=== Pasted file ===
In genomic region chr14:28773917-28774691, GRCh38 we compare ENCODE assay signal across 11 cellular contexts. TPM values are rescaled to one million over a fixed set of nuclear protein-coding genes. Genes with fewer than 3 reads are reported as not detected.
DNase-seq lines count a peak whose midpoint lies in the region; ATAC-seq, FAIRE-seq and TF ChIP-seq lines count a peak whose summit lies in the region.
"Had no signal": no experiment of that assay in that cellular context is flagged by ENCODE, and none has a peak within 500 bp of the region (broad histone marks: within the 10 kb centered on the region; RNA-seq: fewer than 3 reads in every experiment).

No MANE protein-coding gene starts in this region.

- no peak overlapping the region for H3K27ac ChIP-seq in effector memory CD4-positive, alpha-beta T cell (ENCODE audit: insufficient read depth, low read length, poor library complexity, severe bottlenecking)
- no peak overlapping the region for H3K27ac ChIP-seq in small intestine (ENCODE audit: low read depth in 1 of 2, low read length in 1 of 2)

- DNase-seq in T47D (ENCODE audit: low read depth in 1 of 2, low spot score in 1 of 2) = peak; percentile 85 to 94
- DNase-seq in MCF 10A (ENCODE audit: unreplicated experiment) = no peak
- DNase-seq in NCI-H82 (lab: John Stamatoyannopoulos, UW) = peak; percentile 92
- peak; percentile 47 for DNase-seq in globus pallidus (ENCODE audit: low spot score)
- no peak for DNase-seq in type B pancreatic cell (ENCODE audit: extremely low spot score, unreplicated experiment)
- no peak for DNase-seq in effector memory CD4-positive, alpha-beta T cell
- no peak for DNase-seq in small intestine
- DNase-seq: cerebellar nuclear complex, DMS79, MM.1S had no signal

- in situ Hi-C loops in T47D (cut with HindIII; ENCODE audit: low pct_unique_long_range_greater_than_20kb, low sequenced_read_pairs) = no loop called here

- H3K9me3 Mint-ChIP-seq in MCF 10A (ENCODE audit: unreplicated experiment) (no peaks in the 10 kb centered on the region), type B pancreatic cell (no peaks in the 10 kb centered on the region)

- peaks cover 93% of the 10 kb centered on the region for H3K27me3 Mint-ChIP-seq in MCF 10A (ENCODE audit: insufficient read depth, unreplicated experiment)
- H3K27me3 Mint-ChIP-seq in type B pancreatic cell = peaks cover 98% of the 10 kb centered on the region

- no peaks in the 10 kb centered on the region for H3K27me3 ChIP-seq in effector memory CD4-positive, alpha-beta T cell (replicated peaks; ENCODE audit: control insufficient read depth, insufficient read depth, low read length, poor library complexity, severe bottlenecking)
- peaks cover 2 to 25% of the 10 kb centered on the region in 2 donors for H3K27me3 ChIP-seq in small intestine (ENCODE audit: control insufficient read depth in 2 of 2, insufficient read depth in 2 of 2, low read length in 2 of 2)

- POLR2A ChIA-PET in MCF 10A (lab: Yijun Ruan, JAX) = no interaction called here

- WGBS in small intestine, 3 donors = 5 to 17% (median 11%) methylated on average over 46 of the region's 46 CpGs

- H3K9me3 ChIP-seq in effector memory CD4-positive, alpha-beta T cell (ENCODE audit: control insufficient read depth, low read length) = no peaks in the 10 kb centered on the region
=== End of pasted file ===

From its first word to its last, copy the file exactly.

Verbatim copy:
In genomic region chr14:28773917-28774691, GRCh38 we compare ENCODE assay signal across 11 cellular contexts. TPM values are rescaled to one million over a fixed set of nuclear protein-coding genes. Genes with fewer than 3 reads are reported as not detected.
DNase-seq lines count a peak whose midpoint lies in the region; ATAC-seq, FAIRE-seq and TF ChIP-seq lines count a peak whose summit lies in the region.
"Had no signal": no experiment of that assay in that cellular context is flagged by ENCODE, and none has a peak within 500 bp of the region (broad histone marks: within the 10 kb centered on the region; RNA-seq: fewer than 3 reads in every experiment).

No MANE protein-coding gene starts in this region.

- no peak overlapping the region for H3K27ac ChIP-seq in effector memory CD4-positive, alpha-beta T cell (ENCODE audit: insufficient read depth, low read length, poor library complexity, severe bottlenecking)
- no peak overlapping the region for H3K27ac ChIP-seq in small intestine (ENCODE audit: low read depth in 1 of 2, low read length in 1 of 2)

- DNase-seq in T47D (ENCODE audit: low read depth in 1 of 2, low spot score in 1 of 2) = peak; percentile 85 to 94
- DNase-seq in MCF 10A (ENCODE audit: unreplicated experiment) = no peak
- DNase-seq in NCI-H82 (lab: John Stamatoyannopoulos, UW) = peak; percentile 92
- peak; percentile 47 for DNase-seq in globus pallidus (ENCODE audit: low spot score)
- no peak for DNase-seq in type B pancreatic cell (ENCODE audit: extremely low spot score, unreplicated experiment)
- no peak for DNase-seq in effector memory CD4-positive, alpha-beta T cell
- no peak for DNase-seq in small intestine
- DNase-seq: cerebellar nuclear complex, DMS79, MM.1S had no signal

- in situ Hi-C loops in T47D (cut with HindIII; ENCODE audit: low pct_unique_long_range_greater_than_20kb, low sequenced_read_pairs) = no loop called here

- H3K9me3 Mint-ChIP-seq in MCF 10A (ENCODE audit: unreplicated experiment) (no peaks in the 10 kb centered on the region), type B pancreatic cell (no peaks in the 10 kb centered on the region)

- peaks cover 93% of the 10 kb centered on the region for H3K27me3 Mint-ChIP-seq in MCF 10A (ENCODE audit: insufficient read depth, unreplicated experiment)
- H3K27me3 Mint-ChIP-seq in type B pancreatic cell = peaks cover 98% of the 10 kb centered on the region

- no peaks in the 10 kb centered on the region for H3K27me3 ChIP-seq in effector memory CD4-positive, alpha-beta T cell (replicated peaks; ENCODE audit: control insufficient read depth, insufficient read depth, low read length, poor library complexity, severe bottlenecking)
- peaks cover 2 to 25% of the 10 kb centered on the region in 2 donors for H3K27me3 ChIP-seq in small intestine (ENCODE audit: control insufficient read depth in 2 of 2, insufficient read depth in 2 of 2, low read length in 2 of 2)

- POLR2A ChIA-PET in MCF 10A (lab: Yijun Ruan, JAX) = no interaction called here

- WGBS in small intestine, 3 donors = 5 to 17% (median 11%) methylated on average over 46 of the region's 46 CpGs

- H3K9me3 ChIP-seq in effector memory CD4-positive, alpha-beta T cell (ENCODE audit: control insufficient read depth, low read length) = no peaks in the 10 kb centered on the region